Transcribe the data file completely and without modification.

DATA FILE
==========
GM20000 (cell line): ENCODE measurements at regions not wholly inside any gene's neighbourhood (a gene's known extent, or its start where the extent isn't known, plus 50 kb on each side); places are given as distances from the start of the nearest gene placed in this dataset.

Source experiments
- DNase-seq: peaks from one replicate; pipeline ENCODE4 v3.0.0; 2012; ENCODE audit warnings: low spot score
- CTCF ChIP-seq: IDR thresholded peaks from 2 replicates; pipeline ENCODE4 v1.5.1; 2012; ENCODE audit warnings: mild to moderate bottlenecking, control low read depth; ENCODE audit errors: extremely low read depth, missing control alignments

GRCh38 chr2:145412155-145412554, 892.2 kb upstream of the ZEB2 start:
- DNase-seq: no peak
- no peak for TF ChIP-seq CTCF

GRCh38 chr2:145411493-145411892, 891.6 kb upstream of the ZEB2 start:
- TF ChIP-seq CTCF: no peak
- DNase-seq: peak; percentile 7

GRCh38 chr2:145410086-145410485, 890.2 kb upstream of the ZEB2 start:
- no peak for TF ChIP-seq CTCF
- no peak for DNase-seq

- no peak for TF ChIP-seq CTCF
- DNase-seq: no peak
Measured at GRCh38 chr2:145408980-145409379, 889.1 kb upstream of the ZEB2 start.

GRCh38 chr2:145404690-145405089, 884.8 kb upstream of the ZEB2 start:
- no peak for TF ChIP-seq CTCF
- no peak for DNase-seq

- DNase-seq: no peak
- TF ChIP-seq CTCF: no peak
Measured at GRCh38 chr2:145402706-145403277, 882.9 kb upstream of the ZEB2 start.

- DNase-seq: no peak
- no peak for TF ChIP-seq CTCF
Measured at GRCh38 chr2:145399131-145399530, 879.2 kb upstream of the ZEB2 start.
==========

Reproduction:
GM20000 (cell line): ENCODE measurements at regions not wholly inside any gene's neighbourhood (a gene's known extent, or its start where the extent isn't known, plus 50 kb on each side); places are given as distances from the start of the nearest gene placed in this dataset.

Source experiments
- DNase-seq: peaks from one replicate; pipeline ENCODE4 v3.0.0; 2012; ENCODE audit warnings: low spot score
- CTCF ChIP-seq: IDR thresholded peaks from 2 replicates; pipeline ENCODE4 v1.5.1; 2012; ENCODE audit warnings: mild to moderate bottlenecking, control low read depth; ENCODE audit errors: extremely low read depth, missing control alignments

GRCh38 chr2:145412155-145412554, 892.2 kb upstream of the ZEB2 start:
- DNase-seq: no peak
- no peak for TF ChIP-seq CTCF

GRCh38 chr2:145411493-145411892, 891.6 kb upstream of the ZEB2 start:
- TF ChIP-seq CTCF: no peak
- DNase-seq: peak; percentile 7

GRCh38 chr2:145410086-145410485, 890.2 kb upstream of the ZEB2 start:
- no peak for TF ChIP-seq CTCF
- no peak for DNase-seq

- no peak for TF ChIP-seq CTCF
- DNase-seq: no peak
Measured at GRCh38 chr2:145408980-145409379, 889.1 kb upstream of the ZEB2 start.

GRCh38 chr2:145404690-145405089, 884.8 kb upstream of the ZEB2 start:
- no peak for TF ChIP-seq CTCF
- no peak for DNase-seq

- DNase-seq: no peak
- TF ChIP-seq CTCF: no peak
Measured at GRCh38 chr2:145402706-145403277, 882.9 kb upstream of the ZEB2 start.

- DNase-seq: no peak
- no peak for TF ChIP-seq CTCF
Measured at GRCh38 chr2:145399131-145399530, 879.2 kb upstream of the ZEB2 start.